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NO MORE MISFITS

NO WRITER ATTRIBUTED

There are twenty-five departments and more than a thousand different courses open to undergraduates. The measure of academic benefit that each individual derives from college is determined largely by intelligent or unintelligent selection of a department and of specific courses. Yet under the present inadequate system tutors are the chief sources of informed advice. They, being specialists, naturally can give valuable advice only within rather narrow limits.

Hence Dame Rumor becomes chief pilot. She should certainly be ousted as generally untrustworthy. Too often a student hears a course laconically described with one or two adjectives, and when actually enrolled in the course, finds that he differs heartily from the gratuitous snap judgment. When the tutors can give no aid, the best-informed source of advice to be found is in the department itself, where the chairman and senior tutor act in the capacity of "contact men." However, if all students who should consult them for one reason or another, did so, the chairmen and senior tutors would have little time left to cope with their many other important duties.

Since the existing machinery is so deplorably defective, it must be repaired and replaced. Each department should create a committee of perhaps five or six members, including the chairman and senior tutor, which would deal exclusively with student problems. The committee members should hold office hours in rotation. Then the burden would not be too great for any one individual and yet there would be some representative always available. The mere fact that there was somebody always "on tap" and that there was a similar organization within each department would encourage students to settle their difficulties.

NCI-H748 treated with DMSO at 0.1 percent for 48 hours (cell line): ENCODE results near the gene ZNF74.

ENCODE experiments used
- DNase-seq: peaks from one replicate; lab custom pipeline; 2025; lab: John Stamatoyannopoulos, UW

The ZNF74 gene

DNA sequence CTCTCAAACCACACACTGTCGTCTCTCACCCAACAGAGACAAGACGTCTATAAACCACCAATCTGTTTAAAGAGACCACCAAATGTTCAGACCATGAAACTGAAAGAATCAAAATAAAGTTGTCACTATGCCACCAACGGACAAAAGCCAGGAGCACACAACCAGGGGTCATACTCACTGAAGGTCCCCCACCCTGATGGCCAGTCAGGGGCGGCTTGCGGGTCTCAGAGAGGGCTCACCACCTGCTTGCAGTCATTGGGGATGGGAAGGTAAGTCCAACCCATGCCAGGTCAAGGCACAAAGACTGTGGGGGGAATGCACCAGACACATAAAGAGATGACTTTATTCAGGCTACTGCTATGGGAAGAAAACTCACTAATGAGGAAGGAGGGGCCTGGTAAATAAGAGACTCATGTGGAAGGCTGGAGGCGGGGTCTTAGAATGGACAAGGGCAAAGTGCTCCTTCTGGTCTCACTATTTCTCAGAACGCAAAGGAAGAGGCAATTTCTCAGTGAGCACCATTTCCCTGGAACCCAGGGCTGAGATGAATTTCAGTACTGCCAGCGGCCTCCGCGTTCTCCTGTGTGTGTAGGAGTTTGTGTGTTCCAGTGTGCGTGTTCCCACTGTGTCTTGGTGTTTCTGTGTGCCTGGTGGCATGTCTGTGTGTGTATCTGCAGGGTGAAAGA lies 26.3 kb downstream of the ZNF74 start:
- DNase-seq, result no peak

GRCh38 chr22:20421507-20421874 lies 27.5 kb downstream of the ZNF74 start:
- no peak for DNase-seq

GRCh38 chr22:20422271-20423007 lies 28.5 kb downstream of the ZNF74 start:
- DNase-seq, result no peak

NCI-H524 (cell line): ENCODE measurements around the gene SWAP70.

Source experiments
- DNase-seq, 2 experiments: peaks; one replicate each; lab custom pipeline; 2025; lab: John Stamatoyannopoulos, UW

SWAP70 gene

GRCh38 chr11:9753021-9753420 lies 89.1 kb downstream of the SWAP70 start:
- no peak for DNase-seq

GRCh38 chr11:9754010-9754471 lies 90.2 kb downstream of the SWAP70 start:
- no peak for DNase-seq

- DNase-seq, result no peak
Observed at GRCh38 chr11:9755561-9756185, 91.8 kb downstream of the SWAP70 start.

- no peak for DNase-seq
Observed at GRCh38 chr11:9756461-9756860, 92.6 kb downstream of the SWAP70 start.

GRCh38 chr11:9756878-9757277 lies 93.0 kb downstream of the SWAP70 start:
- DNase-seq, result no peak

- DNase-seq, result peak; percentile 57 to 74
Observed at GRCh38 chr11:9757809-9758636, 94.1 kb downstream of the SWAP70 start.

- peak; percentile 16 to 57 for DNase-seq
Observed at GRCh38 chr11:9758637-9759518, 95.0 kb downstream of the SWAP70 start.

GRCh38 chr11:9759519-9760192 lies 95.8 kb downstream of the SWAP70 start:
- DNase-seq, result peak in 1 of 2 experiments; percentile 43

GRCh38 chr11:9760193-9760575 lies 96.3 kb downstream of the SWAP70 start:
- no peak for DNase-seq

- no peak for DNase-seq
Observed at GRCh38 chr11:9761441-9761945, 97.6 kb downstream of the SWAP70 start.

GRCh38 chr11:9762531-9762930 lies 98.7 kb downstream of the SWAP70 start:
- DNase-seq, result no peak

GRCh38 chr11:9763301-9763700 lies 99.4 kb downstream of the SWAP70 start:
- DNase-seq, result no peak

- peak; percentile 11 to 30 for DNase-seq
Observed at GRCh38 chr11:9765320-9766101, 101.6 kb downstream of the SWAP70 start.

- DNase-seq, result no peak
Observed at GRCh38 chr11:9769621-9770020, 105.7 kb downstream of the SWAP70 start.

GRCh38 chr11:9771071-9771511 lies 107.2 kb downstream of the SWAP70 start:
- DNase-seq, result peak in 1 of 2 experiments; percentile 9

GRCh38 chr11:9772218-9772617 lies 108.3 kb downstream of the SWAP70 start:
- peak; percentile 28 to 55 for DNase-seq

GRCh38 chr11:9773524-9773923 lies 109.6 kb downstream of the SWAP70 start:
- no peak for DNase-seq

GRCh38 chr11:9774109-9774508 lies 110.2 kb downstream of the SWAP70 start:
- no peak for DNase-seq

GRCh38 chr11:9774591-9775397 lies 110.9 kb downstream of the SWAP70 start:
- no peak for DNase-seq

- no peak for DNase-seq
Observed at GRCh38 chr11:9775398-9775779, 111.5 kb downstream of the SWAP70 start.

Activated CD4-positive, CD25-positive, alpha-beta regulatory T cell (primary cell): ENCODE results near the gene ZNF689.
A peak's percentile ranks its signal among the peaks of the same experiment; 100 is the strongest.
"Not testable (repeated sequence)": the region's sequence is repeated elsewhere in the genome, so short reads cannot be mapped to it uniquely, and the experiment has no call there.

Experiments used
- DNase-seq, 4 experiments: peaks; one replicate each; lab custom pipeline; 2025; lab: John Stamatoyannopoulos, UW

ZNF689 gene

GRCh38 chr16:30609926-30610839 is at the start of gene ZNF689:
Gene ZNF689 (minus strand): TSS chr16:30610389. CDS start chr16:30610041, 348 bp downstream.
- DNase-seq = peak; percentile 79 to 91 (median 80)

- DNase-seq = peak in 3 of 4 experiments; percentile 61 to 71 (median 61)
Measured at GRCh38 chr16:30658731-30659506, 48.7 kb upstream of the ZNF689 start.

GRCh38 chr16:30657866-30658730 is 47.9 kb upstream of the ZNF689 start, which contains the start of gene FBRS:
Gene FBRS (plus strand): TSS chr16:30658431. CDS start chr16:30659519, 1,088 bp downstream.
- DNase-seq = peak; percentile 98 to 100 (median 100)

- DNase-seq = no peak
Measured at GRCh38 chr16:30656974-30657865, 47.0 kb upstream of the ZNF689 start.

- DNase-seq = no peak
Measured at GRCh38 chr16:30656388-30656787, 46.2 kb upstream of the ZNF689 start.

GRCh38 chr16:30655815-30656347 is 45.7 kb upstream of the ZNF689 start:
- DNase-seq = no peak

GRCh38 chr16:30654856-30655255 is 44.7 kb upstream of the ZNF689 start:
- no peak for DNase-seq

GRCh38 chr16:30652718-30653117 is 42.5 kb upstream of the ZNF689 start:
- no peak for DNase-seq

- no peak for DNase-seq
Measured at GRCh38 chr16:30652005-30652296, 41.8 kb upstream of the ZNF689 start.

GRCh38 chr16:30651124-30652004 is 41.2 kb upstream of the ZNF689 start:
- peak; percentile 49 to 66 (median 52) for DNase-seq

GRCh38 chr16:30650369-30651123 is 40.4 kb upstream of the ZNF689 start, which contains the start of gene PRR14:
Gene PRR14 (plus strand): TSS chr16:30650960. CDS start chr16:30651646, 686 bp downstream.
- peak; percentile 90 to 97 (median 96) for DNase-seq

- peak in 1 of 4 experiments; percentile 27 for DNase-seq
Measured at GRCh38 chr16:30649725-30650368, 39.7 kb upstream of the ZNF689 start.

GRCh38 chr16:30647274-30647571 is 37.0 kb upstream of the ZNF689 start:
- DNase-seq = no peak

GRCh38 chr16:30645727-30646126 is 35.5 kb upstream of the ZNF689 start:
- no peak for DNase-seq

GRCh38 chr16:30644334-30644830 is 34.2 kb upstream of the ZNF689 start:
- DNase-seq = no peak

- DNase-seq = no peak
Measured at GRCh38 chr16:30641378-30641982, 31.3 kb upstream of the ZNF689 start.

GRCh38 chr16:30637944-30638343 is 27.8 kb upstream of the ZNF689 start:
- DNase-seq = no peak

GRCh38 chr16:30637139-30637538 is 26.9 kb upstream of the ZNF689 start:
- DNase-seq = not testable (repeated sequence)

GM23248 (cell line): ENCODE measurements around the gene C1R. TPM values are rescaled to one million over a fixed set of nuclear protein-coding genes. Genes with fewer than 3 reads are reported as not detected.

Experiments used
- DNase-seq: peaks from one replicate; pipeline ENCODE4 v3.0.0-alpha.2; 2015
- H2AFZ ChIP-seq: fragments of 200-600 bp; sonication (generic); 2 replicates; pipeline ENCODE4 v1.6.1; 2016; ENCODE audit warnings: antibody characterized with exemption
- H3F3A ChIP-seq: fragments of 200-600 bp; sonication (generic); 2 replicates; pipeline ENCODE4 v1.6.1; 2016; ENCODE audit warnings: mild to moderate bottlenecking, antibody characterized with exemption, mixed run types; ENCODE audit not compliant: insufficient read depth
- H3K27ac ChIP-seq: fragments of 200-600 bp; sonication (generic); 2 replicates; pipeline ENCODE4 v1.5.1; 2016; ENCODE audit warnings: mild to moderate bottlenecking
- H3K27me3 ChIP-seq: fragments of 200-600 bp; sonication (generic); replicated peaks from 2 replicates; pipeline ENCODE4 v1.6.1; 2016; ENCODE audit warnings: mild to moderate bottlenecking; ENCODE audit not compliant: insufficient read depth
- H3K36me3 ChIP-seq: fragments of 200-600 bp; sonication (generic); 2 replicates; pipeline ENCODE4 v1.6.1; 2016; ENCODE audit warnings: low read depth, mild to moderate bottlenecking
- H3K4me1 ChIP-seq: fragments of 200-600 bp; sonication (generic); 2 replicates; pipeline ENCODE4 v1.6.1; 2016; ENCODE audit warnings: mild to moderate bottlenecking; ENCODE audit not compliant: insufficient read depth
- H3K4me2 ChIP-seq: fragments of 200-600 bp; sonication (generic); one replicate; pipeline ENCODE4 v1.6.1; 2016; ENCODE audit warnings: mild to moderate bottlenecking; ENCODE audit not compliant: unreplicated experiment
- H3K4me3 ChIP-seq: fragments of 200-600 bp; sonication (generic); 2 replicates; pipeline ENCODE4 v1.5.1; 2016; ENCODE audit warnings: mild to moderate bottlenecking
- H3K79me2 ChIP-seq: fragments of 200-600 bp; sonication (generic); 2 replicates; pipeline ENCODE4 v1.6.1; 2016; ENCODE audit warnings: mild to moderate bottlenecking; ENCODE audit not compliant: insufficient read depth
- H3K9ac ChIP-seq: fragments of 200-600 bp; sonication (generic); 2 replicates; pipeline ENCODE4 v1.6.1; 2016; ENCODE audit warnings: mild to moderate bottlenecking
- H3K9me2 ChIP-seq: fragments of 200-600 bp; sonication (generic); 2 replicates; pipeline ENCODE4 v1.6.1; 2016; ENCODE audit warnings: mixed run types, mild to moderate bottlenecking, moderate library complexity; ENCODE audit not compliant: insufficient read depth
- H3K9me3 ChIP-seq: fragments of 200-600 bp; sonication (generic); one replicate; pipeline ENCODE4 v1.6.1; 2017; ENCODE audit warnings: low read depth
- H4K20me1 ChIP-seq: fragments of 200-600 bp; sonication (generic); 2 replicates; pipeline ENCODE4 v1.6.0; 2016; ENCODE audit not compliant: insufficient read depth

A committee of this sort would act as a clearing house for student opinions and problems. It could facilitate a change of tutors, often absolutely necessary to make tutoring something more than an empty formality, without the hardship and embarrassment which usually accompanies such a step. A student who was unsettled as to what field of concentration he should choose could go to the representatives of the various departments to discover the requirements, context of courses, and methods of approach to subject matter. This function would be of material assistance in working out the recently instituted quota plan for Freshmen. The constant changes in concentration, which are so numerous at present in the Junior and Sophomore classes and so detrimental both to students and departments, would be largely eliminated if the students really know what they were choosing.

Not only would a member of such a committee inform students what a department demands, but also answer questions about specific courses. This would be an inestimable benefit, particularly to those seeking sound advice about courses for distribution. Well-informed committees would reform the present intolerable situation wherein numberless students are misfits in departments and in courses.

With its general policy of sounding out the needs of students, a committee would be able to recommend to its department practical and suitable changes to conform with those needs. In its role as an advisory body, a committee would hear praises, complaints, problems, and suggestions which would insure real contact with student opinion. An army must have liason details between headquarters and the main body, so must a college have committees functioning between departments and the student body.

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